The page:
LONDON — Police lost a set of keys at Wembley Stadium last week but security was not compromised at the London Olympic soccer venue, officials said Monday.
"On the morning of Tuesday, 24 July officers on the Olympic policing operation at Wembley Stadium reported that internal security keys, being used by them as part of searches, were missing," Scotland Yard said in a statement.
"Officers attended the venue to assist in a search for the missing items but nothing was found. There is absolutely no security concern in relation to the stadium as measures were taken immediately to secure all key areas of the venue,” the statement said.Slideshow: Venues for 2012 London Olympic Games (on this page)
More from TODAY.com
Twitter CEO: 'Authenticity' is 'key to a great tweet'
The social media network's chief exec talked to Matt Lauer for his first interview since the company's IPO.
- Mandela mourned across world as 'hero,' 'icon,' 'father'
- Tech the halls! Scoop up great gadgets for under $100
- 12 Days of Christmas deal: Keurig Brewer for 50 percent off
- Crowds gather in hometown of Nelson Mandela
- Twitter CEO: 'Authenticity' is 'key to a great tweet'
Organizers of the London Olympics stressed that relevant locks have been changed and there was no security breach. Police declined to provide more details about what the keys were for.
The key incident appeared harmless, but it was embarrassing for officials who are already on edge defending security arrangements for the London Games.
Just days before the games opened on Friday, Britain's government had to deploy thousands more servicemen to protect Olympic venues after private security contractor G4S admitted it could not hire enough security guards for the event.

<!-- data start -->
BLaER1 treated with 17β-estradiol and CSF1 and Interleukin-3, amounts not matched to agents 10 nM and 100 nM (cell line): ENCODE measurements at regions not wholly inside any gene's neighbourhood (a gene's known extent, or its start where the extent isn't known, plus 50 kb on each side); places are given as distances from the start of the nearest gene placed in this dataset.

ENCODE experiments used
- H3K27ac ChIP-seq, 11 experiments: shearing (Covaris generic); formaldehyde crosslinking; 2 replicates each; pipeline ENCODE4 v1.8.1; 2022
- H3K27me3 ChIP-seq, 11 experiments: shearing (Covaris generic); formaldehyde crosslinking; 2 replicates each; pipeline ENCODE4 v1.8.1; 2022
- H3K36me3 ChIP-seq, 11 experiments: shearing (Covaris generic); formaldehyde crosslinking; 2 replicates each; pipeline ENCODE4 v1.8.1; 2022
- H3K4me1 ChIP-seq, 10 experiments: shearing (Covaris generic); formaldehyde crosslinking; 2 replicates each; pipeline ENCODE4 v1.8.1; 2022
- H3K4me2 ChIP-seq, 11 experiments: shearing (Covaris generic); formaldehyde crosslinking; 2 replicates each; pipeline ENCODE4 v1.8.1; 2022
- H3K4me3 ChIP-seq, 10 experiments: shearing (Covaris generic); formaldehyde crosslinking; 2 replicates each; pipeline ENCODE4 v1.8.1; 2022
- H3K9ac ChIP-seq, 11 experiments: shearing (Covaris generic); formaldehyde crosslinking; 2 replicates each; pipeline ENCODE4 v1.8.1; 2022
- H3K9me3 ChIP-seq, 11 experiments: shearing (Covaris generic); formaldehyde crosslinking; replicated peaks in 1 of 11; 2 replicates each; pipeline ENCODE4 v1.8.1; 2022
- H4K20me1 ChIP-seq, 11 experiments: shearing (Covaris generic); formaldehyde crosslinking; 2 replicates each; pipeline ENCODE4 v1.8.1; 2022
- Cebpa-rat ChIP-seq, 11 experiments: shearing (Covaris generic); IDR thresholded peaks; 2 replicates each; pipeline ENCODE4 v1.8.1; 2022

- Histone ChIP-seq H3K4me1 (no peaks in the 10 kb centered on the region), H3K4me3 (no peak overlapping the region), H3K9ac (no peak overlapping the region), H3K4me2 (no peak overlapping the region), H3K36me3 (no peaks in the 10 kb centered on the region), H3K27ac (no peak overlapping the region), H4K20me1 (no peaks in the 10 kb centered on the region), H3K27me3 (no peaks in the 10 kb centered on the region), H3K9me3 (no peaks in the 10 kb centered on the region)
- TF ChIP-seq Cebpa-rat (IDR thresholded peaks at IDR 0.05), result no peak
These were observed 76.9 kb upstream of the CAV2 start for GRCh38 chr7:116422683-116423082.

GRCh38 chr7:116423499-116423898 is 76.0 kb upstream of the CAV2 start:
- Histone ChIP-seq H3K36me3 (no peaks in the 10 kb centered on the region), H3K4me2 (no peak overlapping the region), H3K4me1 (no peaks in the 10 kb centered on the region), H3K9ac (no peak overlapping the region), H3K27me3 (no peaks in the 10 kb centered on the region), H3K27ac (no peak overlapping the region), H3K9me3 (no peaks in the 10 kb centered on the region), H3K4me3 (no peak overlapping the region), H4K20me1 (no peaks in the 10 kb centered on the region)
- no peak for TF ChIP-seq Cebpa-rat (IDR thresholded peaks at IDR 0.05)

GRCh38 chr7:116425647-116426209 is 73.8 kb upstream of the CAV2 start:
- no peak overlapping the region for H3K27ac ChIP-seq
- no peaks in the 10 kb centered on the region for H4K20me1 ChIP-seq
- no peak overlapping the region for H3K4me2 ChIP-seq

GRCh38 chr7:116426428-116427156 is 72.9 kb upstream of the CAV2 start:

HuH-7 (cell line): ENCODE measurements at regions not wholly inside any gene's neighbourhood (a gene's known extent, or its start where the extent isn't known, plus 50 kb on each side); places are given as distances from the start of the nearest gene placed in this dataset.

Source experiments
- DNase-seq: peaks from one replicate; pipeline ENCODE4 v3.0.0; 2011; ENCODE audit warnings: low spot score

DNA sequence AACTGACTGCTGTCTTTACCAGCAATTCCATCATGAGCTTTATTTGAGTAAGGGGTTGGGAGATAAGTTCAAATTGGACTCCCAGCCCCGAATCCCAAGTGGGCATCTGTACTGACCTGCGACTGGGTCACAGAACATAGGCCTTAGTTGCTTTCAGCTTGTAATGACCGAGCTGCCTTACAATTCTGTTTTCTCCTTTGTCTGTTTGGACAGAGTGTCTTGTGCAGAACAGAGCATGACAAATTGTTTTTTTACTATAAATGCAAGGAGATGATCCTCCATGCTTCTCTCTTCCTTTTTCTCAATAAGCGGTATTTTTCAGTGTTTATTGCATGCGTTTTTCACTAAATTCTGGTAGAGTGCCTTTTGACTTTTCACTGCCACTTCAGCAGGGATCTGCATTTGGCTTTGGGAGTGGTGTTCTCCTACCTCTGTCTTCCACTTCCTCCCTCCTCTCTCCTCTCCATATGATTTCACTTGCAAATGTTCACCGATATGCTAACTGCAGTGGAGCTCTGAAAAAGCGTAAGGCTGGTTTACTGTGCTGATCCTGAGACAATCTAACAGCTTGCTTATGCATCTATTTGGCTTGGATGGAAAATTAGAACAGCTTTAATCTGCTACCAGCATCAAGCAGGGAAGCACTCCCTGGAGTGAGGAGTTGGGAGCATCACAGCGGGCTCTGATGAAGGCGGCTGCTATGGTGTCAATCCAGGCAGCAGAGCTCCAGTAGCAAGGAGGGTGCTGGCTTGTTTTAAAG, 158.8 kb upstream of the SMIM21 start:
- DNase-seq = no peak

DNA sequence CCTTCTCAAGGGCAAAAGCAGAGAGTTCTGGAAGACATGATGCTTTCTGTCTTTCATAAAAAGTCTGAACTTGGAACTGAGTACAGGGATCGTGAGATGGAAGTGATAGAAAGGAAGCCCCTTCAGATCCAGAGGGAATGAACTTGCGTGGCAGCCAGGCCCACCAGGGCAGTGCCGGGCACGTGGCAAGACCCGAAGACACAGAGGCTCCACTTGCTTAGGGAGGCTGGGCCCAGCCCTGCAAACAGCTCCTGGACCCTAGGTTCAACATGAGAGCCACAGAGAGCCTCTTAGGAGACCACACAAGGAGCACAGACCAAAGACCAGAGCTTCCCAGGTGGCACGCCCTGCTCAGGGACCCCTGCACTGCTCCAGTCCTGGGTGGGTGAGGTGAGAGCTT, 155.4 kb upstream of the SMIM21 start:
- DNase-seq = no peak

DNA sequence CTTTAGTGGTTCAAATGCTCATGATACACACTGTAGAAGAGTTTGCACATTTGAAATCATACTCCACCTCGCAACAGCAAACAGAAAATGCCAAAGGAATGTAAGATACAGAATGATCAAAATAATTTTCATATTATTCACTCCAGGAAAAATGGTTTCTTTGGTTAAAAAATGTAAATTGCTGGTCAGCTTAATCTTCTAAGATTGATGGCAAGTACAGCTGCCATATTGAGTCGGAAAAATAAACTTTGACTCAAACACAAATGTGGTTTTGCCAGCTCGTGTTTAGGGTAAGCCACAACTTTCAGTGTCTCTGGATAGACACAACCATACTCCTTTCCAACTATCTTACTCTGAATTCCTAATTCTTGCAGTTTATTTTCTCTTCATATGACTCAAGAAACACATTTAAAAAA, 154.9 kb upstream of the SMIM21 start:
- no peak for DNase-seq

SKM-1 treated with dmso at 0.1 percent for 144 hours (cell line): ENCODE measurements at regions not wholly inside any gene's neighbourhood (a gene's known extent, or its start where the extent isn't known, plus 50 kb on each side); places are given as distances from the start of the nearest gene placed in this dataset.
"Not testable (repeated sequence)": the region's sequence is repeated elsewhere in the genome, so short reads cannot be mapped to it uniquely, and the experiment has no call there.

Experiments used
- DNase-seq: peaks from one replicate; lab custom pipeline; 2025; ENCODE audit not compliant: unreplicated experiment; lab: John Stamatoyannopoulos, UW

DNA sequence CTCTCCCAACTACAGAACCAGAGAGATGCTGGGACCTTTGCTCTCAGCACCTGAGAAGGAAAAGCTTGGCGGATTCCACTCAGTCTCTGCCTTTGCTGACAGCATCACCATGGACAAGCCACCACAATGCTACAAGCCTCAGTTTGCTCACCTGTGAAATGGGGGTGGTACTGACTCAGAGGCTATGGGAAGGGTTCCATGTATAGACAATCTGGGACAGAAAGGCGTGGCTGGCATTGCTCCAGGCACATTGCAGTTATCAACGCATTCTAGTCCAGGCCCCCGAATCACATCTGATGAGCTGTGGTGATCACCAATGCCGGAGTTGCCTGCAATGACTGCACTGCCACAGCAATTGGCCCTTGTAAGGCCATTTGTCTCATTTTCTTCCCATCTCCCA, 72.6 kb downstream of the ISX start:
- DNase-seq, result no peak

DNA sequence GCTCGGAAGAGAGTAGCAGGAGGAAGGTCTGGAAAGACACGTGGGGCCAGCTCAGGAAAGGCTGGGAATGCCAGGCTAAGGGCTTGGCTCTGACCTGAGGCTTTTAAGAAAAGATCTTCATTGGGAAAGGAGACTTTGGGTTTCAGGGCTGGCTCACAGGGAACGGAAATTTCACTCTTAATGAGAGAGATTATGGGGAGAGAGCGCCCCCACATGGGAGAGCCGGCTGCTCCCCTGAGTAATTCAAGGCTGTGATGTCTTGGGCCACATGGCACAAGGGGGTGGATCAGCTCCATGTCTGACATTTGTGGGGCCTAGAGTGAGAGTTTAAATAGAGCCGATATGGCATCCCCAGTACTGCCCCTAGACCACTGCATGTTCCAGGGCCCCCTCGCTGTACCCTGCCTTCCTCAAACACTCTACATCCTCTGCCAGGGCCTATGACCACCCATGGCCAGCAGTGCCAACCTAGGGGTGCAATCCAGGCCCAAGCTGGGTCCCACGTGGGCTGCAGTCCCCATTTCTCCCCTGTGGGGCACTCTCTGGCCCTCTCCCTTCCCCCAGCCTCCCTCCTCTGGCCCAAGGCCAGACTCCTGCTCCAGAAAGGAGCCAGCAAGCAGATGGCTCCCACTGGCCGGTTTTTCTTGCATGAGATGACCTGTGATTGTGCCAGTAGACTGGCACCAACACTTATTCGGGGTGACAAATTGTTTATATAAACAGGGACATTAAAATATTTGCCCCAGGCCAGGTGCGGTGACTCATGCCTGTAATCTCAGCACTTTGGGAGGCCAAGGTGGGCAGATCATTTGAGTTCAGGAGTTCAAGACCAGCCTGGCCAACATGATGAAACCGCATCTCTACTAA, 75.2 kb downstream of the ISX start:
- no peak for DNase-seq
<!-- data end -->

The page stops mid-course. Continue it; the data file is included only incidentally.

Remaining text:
Some of the servicemen called in on short notice have seen their leaves cancelled, while others have only recently returned from tours in Afghanistan.
The chief executive of G4S, Nick Buckles, apologized and said the fiasco was a national embarrassment.Slideshow: Olympic Emotional Moments (on this page)
Hungry and thirsty fans
Wembley is one of six stadiums hosting the men's and women's soccer tournaments during the games. The first soccer events began on Wednesday, ahead of the opening ceremony.
The first Olympic soccer games held at Wembley were played on Sunday, but many in the crowds were unable to eat or drink because the stadium’s food stands were unable to accept credit cards, The Guardian reported.
"We understand that Wembley's systems failed and therefore they were only accepting cash at the food and beverage kiosks. This cash only decision was made by Wembley management and not Visa. We are working with the Wembley team to help them fix this as soon as possible," the newspaper quoted a Visa spokesman as saying.
More world stories from NBC News:
- Military drafted in to fill empty seats at London Olympics
- Romney would 'respect' Israel strike on Iran, aide says
- 2 US climbers found dead on Peruvian peak
- Olympic crasher marched at opening ceremony
- Elephants slaughtered, orphan found in latest Africa poaching
- Chinese pollution protesters turn violent in clash with police
- Syria regime 'reeling, armed to the teeth' with chemical weapons
The Associated Press and Reuters contributed to this report.